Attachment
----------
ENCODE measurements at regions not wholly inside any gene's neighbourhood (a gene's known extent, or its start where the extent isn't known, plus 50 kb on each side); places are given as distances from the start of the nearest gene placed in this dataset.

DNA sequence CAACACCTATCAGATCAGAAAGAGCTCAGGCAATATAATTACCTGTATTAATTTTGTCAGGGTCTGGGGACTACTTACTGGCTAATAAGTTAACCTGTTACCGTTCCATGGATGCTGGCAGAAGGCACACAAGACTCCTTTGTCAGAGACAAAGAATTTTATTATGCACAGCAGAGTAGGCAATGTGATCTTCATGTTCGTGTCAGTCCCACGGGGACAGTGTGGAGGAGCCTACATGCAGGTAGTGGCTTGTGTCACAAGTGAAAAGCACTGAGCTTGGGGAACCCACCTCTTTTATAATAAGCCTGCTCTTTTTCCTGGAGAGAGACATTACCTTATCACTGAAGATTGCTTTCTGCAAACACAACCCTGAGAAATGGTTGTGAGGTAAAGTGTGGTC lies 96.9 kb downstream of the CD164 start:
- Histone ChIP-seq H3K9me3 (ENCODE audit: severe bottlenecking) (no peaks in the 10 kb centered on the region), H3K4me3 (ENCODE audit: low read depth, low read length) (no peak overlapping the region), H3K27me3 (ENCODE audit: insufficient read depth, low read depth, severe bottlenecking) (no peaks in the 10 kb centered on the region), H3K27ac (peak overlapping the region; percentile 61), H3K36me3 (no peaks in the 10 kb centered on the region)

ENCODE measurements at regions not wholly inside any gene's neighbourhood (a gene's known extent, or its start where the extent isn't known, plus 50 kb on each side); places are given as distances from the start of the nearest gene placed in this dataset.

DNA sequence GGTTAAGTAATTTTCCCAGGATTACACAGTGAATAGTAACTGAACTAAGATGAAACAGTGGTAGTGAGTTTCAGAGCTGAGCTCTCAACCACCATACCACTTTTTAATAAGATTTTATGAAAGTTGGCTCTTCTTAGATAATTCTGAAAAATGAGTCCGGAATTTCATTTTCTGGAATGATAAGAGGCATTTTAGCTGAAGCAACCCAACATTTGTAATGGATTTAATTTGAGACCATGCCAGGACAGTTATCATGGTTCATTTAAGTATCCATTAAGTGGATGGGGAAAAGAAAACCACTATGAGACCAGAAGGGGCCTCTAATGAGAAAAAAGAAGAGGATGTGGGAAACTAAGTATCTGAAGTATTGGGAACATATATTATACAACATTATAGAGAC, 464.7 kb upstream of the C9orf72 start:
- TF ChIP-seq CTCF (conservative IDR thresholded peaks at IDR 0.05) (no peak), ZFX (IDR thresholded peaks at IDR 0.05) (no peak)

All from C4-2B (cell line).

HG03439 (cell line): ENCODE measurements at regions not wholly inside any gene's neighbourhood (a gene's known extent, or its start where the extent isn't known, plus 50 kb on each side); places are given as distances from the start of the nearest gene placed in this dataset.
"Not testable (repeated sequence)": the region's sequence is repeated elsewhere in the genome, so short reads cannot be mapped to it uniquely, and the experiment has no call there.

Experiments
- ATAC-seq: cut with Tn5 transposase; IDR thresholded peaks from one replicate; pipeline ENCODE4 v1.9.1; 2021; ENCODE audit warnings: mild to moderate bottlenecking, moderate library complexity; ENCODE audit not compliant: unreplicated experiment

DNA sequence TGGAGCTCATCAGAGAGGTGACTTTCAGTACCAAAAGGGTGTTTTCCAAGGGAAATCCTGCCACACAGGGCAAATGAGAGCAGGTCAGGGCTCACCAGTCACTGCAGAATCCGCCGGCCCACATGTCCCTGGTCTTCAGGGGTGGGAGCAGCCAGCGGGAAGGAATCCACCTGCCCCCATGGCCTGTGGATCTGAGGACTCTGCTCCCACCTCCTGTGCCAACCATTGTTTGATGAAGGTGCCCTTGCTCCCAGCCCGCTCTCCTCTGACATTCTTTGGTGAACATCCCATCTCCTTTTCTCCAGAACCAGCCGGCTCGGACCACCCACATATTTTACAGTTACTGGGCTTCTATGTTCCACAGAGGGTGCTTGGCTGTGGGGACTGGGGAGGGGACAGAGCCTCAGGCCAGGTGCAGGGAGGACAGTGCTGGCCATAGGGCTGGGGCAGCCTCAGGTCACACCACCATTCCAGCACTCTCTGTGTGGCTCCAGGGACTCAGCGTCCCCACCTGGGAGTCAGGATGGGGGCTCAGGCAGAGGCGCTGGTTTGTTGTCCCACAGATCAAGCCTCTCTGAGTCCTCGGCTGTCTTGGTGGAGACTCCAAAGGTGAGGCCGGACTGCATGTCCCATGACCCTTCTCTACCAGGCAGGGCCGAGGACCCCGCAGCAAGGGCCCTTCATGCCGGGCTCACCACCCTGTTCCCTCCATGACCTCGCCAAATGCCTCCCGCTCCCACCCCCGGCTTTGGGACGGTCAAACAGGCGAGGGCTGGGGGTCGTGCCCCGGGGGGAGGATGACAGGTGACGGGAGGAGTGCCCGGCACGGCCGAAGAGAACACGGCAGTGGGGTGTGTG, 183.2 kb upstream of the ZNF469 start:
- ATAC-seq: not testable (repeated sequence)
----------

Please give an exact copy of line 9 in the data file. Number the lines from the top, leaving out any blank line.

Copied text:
"Not testable (repeated sequence)": the region's sequence is repeated elsewhere in the genome, so short reads cannot be mapped to it uniquely, and the experiment has no call there.